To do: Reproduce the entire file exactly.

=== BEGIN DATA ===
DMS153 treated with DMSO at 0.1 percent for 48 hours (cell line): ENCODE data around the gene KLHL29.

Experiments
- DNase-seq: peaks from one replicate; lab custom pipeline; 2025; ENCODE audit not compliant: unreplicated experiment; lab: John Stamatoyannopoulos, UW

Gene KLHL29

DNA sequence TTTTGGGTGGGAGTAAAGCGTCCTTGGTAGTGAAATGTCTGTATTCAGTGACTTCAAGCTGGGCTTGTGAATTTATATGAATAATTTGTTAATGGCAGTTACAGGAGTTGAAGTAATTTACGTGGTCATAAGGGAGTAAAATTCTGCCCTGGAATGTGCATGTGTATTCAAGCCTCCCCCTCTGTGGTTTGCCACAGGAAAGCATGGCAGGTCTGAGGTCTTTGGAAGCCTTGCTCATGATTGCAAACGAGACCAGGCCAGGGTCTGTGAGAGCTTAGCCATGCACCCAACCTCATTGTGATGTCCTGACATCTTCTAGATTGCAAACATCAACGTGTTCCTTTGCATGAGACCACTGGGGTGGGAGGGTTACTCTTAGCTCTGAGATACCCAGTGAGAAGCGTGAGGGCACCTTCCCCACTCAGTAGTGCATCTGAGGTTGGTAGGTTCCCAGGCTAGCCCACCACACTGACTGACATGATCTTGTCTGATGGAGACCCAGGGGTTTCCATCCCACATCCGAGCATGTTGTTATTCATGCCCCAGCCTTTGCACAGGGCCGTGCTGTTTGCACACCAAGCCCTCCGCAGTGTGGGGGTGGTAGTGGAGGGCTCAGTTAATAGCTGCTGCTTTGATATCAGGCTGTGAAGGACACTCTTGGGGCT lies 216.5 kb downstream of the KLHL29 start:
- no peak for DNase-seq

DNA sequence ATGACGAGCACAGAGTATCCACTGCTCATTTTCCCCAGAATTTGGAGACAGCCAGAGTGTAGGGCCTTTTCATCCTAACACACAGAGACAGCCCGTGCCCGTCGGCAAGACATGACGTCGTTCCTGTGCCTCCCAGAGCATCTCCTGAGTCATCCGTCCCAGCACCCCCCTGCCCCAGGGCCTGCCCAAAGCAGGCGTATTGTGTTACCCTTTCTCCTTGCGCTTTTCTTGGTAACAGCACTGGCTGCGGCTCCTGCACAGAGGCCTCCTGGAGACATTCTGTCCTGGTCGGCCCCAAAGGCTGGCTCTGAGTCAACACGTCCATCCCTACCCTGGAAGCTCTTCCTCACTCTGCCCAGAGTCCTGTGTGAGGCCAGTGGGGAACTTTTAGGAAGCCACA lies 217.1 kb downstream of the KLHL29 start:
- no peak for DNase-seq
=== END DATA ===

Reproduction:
DMS153 treated with DMSO at 0.1 percent for 48 hours (cell line): ENCODE data around the gene KLHL29.

Experiments
- DNase-seq: peaks from one replicate; lab custom pipeline; 2025; ENCODE audit not compliant: unreplicated experiment; lab: John Stamatoyannopoulos, UW

Gene KLHL29

DNA sequence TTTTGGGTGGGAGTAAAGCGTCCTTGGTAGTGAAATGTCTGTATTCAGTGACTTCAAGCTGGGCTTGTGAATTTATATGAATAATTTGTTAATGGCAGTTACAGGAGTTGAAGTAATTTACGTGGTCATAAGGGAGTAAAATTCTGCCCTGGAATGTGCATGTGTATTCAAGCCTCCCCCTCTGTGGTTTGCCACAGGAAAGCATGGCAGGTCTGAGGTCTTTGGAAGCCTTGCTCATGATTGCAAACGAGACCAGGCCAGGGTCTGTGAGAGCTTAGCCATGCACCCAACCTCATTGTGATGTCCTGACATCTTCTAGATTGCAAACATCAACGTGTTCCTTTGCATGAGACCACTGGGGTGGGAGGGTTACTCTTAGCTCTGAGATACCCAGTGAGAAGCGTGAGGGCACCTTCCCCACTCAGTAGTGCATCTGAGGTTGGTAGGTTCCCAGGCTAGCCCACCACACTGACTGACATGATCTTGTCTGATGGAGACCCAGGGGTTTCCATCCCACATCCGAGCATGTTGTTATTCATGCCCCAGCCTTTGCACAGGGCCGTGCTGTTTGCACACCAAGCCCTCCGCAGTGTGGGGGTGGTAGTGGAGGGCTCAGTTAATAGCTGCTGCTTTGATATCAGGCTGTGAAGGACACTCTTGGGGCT lies 216.5 kb downstream of the KLHL29 start:
- no peak for DNase-seq

DNA sequence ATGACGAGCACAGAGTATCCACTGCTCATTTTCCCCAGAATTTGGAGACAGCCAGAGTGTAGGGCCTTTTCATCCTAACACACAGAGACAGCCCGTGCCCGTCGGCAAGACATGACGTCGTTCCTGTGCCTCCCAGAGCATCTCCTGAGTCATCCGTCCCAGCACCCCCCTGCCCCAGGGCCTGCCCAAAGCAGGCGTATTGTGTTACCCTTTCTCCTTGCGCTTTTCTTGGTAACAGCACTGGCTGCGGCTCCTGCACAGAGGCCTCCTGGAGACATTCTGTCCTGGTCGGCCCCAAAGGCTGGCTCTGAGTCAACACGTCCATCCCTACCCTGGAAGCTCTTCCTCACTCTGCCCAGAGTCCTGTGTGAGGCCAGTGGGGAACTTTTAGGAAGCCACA lies 217.1 kb downstream of the KLHL29 start:
- no peak for DNase-seq